Since Independence, India’s educational performance has been regularly put under scrutiny. Meeting the original mandate of providing free and compulsory education to all children up to the age of 14 had provided to be an uphill task. Various reforms and programmes have been initiated over the past decades to achieve the somewhat elusive aim of universal elementary education (UEE). The National Policy on Education (1986) formulated after a nation-wide debate still stands out as a landmark in the country’s educational policy along with the 1982 Programme OF Action which outlined its implementation strategy. A framework of partnerships aiming at launch centrally sponsored schemes at the state level followed later. A spectacular innovation, post-1991, was the multiplicity of donor-assisted programmes.Against this backdrop, the enduring class, caste and gender imbalances in education called for a political will to make access to schools a priority. Moreover, as schools form a natural arena for the construction of nationalism, it is not a surprise that the gradual withdrawal of the state from the educational sphere has created a vacuum for its use by ideological groups and organizations.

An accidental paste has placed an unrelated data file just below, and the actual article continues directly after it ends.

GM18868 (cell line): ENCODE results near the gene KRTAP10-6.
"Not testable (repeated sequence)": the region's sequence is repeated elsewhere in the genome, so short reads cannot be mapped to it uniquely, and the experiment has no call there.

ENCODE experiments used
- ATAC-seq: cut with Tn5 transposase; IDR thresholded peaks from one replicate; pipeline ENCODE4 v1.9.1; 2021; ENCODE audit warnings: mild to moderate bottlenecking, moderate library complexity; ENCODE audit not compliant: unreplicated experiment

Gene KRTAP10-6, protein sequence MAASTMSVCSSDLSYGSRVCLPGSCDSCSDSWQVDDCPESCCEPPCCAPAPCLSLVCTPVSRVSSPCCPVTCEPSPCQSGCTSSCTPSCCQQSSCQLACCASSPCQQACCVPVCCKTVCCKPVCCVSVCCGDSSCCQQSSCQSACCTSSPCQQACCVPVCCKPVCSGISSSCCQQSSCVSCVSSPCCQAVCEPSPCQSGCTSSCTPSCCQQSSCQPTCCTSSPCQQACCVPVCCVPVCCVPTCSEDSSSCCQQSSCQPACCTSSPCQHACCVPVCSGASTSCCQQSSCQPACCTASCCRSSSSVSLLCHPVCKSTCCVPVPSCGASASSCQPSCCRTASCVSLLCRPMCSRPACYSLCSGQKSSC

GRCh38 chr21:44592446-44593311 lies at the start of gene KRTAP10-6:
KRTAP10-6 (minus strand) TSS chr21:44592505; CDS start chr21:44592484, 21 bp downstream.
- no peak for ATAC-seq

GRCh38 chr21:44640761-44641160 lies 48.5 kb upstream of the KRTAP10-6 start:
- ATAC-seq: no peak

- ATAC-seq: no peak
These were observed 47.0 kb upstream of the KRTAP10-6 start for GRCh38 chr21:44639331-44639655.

Some of these significant changes and present trends are reflected and commented upon in the present volume, which is the outcome of two international conferences organized by the Centre de Sciences Humaines, New Delhi. Cutting across research fields, the two seminars gathered on a common platform, historians, political scientists and educationists from Indian and Europe to reflect on the most central issues in the education sector: its history and development, its decentralization, its finances, its sociology and some of its ideological trends.